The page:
Updated: Jan 5, 2021
Prepare your school schedule, half-hour by half-hour, which lessons and when you want them, neatly in a table. Then cut it up and let your kids loose on the pieces.
Wherever you can, let your kids choose their own lessons. At least pretend that they are in control. They have little to no choice over home-schooling, so any chance to give them autonomy is priceless. The most fundamental and early opportunity you have for that is designing the day itself. If they decided to have break time at 10:30 am, then they’re much more likely to keep working until then. If they don’t, you can remind them what they agreed. If you impose the timetable on them, then you have no such fallback.
(this wasn't the timetable we chose in the end, but shows the idea)
Of course, there are limitations! They don’t get to choose how many lessons, which ones, or how long they last. Remember, you wrote up the list and give it to them. My two didn’t even notice that sleight of hand, they just accepted which lessons there were, they were more interested in how early break time could be.
They will have terrible ideas. Let’s do both maths lessons at the end of the day! That’s a ‘no’. Certain arrangements work much better than others and, having just said you should let your kids choose, you should actually do it in the way described in the other sections: start with easy lessons, then have taxing ones. Put fun activities around lunch, then more hard work in the afternoon and finish with some of their favourites.
One way to maintain their illusion of choice is to offer them alternatives, either of which would work well, then let them pick. English or maths first? You don’t mind which it is, so long as you have an important subject early in the day when they still have energy.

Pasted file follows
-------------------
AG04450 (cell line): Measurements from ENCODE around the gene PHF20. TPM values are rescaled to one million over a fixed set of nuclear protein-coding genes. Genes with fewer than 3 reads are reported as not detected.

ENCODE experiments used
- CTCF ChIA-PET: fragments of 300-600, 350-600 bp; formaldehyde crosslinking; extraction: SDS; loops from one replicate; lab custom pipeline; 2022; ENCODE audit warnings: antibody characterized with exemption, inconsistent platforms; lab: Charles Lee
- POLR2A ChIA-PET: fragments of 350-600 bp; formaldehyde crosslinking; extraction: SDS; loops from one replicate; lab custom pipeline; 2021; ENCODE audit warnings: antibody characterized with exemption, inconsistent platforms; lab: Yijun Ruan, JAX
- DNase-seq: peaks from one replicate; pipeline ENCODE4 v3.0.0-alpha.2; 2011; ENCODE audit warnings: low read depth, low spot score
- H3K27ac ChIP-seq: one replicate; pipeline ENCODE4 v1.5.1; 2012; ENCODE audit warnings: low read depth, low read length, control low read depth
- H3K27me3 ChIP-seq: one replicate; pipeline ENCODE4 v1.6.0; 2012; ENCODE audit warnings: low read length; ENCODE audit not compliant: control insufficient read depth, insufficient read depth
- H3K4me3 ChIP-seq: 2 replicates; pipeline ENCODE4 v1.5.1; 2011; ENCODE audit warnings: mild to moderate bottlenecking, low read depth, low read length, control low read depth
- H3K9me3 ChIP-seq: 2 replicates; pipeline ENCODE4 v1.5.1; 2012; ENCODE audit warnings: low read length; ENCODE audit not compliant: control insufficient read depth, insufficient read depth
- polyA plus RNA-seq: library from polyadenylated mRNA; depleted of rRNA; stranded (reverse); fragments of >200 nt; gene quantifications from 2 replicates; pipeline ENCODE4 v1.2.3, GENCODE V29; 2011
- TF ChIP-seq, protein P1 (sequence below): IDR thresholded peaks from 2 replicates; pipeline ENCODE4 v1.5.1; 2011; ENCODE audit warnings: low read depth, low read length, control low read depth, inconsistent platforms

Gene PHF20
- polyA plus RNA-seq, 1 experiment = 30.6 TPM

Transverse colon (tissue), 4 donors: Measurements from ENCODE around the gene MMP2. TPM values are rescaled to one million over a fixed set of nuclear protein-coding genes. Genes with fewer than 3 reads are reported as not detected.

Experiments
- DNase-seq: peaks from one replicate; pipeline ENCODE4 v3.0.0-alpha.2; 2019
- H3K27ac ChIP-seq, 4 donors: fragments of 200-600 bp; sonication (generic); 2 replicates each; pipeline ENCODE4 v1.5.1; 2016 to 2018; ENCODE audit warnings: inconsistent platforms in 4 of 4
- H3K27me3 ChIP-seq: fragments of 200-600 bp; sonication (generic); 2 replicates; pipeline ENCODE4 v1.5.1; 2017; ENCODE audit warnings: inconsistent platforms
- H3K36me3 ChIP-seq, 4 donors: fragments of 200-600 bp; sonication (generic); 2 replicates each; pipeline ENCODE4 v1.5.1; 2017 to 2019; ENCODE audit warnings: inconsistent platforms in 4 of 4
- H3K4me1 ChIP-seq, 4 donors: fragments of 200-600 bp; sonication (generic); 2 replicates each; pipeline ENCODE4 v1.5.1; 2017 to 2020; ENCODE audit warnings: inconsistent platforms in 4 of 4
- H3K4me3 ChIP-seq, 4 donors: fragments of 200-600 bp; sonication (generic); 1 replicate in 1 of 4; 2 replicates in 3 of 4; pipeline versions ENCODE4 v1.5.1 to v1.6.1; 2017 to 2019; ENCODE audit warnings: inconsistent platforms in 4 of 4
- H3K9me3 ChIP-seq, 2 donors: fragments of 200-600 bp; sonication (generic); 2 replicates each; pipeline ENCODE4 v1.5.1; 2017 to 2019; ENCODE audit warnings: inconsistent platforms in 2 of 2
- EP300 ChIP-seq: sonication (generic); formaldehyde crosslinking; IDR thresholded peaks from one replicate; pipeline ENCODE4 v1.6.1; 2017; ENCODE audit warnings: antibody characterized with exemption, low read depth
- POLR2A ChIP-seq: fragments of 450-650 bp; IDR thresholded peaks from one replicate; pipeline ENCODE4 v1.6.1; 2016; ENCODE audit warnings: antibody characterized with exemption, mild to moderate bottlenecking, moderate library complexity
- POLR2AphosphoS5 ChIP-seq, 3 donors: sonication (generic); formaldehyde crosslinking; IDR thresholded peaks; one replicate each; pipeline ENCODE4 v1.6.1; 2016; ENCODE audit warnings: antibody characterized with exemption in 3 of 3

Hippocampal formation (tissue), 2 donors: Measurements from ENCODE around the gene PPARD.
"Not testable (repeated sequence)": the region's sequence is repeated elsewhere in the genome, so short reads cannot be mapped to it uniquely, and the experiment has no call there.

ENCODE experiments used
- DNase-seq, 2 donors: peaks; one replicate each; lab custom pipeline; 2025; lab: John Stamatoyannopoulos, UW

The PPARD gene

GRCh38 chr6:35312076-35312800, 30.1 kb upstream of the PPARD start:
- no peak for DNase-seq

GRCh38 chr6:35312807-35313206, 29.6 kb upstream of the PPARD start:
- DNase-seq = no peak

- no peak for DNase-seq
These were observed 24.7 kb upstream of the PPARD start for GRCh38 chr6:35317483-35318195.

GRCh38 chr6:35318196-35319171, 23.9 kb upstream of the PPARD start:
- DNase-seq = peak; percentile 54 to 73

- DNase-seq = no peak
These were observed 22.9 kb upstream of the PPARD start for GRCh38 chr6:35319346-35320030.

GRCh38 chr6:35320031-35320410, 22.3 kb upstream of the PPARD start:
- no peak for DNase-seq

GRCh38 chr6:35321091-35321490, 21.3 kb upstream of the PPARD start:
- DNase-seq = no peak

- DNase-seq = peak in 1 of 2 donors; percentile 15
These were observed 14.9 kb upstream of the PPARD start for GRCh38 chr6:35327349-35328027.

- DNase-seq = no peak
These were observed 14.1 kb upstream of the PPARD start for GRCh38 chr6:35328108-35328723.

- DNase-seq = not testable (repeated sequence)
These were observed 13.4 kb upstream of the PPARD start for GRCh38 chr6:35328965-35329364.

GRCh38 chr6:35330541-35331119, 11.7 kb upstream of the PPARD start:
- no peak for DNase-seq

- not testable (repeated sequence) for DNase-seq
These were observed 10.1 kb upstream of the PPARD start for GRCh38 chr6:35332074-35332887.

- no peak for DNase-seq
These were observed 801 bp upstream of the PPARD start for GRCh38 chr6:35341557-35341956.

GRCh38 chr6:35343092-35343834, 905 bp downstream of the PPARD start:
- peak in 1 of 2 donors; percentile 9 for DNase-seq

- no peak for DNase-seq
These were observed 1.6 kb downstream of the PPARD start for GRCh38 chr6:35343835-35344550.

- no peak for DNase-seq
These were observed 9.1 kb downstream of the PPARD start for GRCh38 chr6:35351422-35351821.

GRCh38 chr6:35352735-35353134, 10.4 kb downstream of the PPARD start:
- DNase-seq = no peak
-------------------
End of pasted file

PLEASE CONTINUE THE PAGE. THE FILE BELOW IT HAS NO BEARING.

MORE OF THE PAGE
Whenever your kids happen to have a good idea, heartily agree with them. Whenever they don’t, gently dissuade them. So long as they agree in the end, it still counts as their choice.
If they really disagree, then you’ll need your powers as a negotiator, and I can provide limited assistance. You’re only debating the timing here, so hopefully, your kids won’t mind if English is before or after lunch or if the break is at 10:30 am or 10:00 am. Compromise, offer quid pro quos, and overrule them if you must.
Remember – you’re the boss. You’re not sending them to work down a mine or up a chimney, all of this is an enriching, wonderful experience that they’re lucky to have. If they can’t stand the idea of having maths in the morning, then tough. It’s going to happen. Win the argument once and never give way. They’ll soon come around and live with the new reality, as will we all.